- In a letter to employees and a company blog post entitled “Onward with love," longtime Starbucks chairman and former CEO Howard Schultz said Monday he is leaving the company June 26. He served as CEO from 1987-2000 and again from 2008-2017.
- After Schultz leaves his board post later this month, he will oversee the opening of the Starbucks Reserve Roasteries in Milan and New York City, the company said in a press release — a departure from his previous duties.
- Former J.C. Penney CEO Myron E. Ullman will become the new chair of the board and Mellody Hobson will be vice chair upon Schultz’s retirement, the company said.
Schultz left the CEO role about a year ago, having returned to that post for a second stint leading the company in 2008 during a time when Starbucks was in the doldrums. He was succeeded last year by Kevin Johnson. Schultz is also writing a book about the company’s social impact work, and that could set the stage for what many believe may be his next step — a run for U.S. president. Schultz has the appropriate bio for that, along with the social justice and corporate leadership credentials that could entice American voters.
Schultz arrived at Starbucks in 1982 and later bought the company as part of a group of investors, taking the CEO role when the coffeehouse giant had just 11 stores in Seattle and shepherded it to an international juggernaut, now with more than 28,000 stores in 77 countries. Its stock price has rocketed 19,000% since its initial 1992 public offering, the company said on Monday in another post.
As CEO, he was unafraid to take a stand, even against his own investors, in order to preserve what he saw as the company's values. During a 2013 investors meeting, for example, after a shareholder complained about the backlash the coffeehouse chain experienced over its support of gay marriage, Schultz famously defended Starbucks' position and invited the investor to sell his shares if he wasn't comfortable with it.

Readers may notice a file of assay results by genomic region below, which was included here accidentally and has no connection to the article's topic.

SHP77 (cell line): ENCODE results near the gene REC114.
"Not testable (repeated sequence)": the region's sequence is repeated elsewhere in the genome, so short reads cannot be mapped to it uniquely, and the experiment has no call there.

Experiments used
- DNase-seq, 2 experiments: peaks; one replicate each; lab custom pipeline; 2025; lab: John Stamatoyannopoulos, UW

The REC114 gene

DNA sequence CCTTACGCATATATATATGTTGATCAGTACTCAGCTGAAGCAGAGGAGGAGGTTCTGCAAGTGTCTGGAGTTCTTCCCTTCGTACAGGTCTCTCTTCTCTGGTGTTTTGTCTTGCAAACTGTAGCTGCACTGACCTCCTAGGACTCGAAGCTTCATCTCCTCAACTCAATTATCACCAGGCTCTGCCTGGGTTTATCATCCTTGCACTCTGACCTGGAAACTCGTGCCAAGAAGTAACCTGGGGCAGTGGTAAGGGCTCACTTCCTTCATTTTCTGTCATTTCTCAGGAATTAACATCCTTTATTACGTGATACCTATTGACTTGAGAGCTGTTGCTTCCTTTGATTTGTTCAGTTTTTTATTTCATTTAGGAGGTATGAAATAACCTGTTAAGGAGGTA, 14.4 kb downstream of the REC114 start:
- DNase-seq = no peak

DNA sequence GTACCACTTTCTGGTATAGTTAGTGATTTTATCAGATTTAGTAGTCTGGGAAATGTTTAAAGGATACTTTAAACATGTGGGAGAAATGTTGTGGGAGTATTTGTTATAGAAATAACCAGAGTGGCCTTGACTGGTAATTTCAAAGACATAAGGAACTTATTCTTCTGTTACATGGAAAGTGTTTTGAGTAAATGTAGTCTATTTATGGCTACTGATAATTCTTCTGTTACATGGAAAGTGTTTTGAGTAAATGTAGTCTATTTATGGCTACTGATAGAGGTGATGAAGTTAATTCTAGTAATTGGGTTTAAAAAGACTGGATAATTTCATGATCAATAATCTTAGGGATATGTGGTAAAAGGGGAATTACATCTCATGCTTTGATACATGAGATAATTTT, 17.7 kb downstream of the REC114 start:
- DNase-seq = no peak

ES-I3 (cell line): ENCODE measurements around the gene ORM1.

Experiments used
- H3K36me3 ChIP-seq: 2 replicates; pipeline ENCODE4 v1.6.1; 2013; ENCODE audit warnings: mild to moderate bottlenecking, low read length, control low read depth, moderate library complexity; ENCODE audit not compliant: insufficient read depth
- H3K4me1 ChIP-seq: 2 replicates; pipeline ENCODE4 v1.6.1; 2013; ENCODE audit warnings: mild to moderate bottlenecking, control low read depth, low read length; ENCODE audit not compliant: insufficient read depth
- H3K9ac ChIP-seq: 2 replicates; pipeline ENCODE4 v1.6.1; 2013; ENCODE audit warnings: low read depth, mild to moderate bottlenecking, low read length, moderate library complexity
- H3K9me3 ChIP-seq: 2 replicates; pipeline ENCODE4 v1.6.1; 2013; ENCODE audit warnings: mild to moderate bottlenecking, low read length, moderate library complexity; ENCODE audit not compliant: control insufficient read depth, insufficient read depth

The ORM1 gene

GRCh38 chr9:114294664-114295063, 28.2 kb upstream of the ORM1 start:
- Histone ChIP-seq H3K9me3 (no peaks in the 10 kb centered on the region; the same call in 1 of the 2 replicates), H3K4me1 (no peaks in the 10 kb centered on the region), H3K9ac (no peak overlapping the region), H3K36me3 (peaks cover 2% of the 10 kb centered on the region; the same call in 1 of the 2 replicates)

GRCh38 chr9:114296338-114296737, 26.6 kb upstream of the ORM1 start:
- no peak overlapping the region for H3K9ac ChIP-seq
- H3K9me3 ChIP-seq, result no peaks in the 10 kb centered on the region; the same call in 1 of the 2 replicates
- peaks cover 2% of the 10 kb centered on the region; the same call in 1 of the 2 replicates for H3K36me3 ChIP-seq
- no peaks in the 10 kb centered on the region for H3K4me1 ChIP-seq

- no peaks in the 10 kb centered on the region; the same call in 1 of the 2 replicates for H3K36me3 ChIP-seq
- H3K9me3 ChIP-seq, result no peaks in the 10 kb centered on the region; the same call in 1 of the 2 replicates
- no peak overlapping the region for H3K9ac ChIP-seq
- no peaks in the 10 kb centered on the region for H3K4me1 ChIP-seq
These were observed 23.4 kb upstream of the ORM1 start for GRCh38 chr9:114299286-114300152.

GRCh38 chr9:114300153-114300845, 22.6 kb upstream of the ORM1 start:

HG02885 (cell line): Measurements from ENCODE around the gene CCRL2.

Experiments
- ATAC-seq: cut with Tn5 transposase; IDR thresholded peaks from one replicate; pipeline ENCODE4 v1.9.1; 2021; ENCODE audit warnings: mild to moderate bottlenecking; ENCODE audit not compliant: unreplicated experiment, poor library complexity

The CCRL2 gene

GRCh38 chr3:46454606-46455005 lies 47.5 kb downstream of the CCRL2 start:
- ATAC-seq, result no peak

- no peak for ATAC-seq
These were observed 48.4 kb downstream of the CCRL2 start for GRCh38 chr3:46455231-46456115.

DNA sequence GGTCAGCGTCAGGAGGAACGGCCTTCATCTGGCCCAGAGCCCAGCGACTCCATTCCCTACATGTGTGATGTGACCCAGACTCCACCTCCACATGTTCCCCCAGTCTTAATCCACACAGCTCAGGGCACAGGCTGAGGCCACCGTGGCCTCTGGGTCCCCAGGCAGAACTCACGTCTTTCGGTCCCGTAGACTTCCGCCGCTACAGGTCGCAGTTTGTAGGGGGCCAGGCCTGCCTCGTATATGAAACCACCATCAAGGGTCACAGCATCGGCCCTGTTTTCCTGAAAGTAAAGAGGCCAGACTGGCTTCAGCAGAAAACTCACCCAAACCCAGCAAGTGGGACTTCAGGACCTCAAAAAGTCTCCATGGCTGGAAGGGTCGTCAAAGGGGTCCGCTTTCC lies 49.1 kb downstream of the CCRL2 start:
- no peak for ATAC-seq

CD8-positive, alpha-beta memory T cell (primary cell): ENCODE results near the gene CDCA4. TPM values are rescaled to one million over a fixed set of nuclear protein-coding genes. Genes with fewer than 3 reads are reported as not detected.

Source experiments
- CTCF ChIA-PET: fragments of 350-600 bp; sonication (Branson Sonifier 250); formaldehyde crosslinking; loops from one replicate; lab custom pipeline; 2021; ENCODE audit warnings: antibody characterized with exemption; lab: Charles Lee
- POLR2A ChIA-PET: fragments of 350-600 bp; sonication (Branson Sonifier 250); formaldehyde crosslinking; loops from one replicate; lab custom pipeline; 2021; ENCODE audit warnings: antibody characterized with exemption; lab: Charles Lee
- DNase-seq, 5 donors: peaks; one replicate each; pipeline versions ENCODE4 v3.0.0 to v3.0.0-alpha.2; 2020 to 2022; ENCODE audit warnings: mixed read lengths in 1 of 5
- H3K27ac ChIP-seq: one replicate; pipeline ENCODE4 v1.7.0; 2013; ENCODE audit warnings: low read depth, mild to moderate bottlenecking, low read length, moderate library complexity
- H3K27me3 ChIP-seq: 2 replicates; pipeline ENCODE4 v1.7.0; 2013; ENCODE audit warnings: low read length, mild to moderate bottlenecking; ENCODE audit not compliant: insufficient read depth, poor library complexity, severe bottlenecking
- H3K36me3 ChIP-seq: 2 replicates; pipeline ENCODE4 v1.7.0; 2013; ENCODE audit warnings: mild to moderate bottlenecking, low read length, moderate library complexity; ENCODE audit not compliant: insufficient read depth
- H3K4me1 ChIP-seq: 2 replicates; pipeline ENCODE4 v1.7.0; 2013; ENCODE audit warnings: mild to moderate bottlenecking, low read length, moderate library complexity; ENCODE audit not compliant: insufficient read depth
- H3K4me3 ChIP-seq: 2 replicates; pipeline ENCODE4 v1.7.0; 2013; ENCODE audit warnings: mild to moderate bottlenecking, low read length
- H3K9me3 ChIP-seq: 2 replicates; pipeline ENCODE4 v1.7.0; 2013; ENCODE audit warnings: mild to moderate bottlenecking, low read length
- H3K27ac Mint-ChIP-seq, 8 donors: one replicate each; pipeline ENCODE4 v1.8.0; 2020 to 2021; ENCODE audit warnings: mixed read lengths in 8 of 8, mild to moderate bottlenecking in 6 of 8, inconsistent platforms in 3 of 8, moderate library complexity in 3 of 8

The idea of a run intrigues many, including retail prophet Doug Stephens, author of "Reengineering Retail: The Future of Selling in a Post-Digital World." Schultz's track record, capabilities and values translate well to leading a country with a broad range of political views like the U.S., he told Retail Dive in an email.
"In Howard Schultz you have a person who’s clearly demonstrated remarkable vision, commitment and business savvy. At the same time he is someone who has, on many occasions, shown the courage to stand up for what is morally and ethically right, even when it would have been far easier and cheaper not to," Stephens said. "Starbucks has always hung its hat on the notions of diversity, community and inclusivity and stood out in the retail industry with respect to its care and concern for the treatment of its employees."
In his post on Monday, Schultz also talked about the racially charged incident at a Philadelphia Starbucks last month, which days later led the company to shut down for a day of reckoning. He implored employees "not to be a bystander" and to learn from their mistakes, in what he called a fragile and chaotic world.
"Please remember, Starbucks is at its best when our stores and offices are welcoming places for everyone," he wrote. "So stay true to our reason for being: inspiring and nurturing the human spirit through a sense of community and human connection. ... These values are as important as our coffee."